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AstraZeneca COVID-19 vaccine trial Brazil volunteer dies, trial to continue
21 October 2020, 11:05 PM

Brazil’s health authority, Anvisa said on Wednesday that a volunteer in a clinical trial of the COVID-19 vaccine developed by AstraZeneca and Oxford University had died but added that the trial would continue.

Oxford confirmed the plan to keep testing, saying in a statement that after careful assessment “there have been no concerns about safety of the clinical trial.”

A source familiar with the matter told Reuters that the trial would have been suspended if the volunteer who died had received the COVID-19 vaccine, suggesting the person was part of the control group that was given a meningitis vaccine.

CNN Brasil reported that the volunteer was a 28-year-old man who lived in Rio de Janeiro and died from COVID-19 complications.

Anvisa provided no further details, citing medical confidentiality of those involved in trials.

AstraZeneca declined to comment immediately.

The Federal University of Sao Paulo, which is helping coordinate phase 3 clinical trials in Brazil, separately said the volunteer was Brazilian without revealing where the person lived.

It is up to an independent review board to decide whether trials will continue, a spokesperson for the university said.

The board is made up of experts not from AstraZeneca, nor the universities nor the Brazilian biomedical research center FioCruz that plans to produce the vaccine in Brazil.

So, far 8 000 of the planned 10 000 volunteers in the trial have been recruited and given the first dose in six cities in Brazil, and many have already received the second shot, he said.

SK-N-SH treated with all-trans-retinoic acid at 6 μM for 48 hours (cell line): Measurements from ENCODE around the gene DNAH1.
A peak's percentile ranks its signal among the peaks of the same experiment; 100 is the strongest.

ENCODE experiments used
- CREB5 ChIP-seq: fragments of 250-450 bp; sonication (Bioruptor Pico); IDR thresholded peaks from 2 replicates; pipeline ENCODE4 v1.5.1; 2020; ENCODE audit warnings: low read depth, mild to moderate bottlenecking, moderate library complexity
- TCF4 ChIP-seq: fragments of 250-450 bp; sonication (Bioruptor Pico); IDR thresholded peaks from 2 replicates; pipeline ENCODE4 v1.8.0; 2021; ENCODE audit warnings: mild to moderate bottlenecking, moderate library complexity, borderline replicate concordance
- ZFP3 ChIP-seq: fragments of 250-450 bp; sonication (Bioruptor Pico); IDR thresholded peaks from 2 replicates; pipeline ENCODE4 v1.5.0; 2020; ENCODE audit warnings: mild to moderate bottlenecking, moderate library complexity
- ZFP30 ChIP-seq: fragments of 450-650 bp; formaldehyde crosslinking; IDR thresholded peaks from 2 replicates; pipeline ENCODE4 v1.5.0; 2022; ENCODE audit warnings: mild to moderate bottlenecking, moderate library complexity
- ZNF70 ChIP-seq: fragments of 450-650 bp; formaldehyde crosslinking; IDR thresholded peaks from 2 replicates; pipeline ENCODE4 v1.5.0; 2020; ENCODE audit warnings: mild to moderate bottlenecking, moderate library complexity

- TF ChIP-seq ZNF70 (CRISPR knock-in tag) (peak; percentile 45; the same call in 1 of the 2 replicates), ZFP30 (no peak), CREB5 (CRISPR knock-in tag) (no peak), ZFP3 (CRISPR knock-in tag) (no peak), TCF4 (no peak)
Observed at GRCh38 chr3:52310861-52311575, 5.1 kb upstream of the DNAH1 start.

AstraZeneca shares fell 1.8%.

Brazil’s federal government has plans to purchase the UK vaccine and produce it at FioCruz in Rio de Janeiro, while a competing vaccine from China’s Sinovac Biotech Ltd is being tested by Sao Paulo state’s research center Butantan Institute.

Brazil has the second deadliest outbreak of the coronavirus, with more than 154 000 killed by COVID-19, following the United States.

It has the third largest number of cases, with more than 5.2 million infected, after the United States and India.

Brazil’s Health Minister ill with suspected case of COVID-19
21 October 2020, 5:09 AM

Brazilian Health Minister Eduardo Pazuello has fallen ill with a suspected case of COVID-19, the ministry’s press office said on Tuesday, as the country battles with the third-worst coronavirus outbreak globally, with nearly 5.3 million cases.

The Ministry said Pazuello had a fever on Tuesday and would be tested for COVID-19. On Monday, the Minister had missed a public event with President Jair Bolsonaro.

“He had a small indisposition and went to the hospital,” Bolsonaro said at the event. The Ministry said on Monday that Pazuello had been discharged and was at home.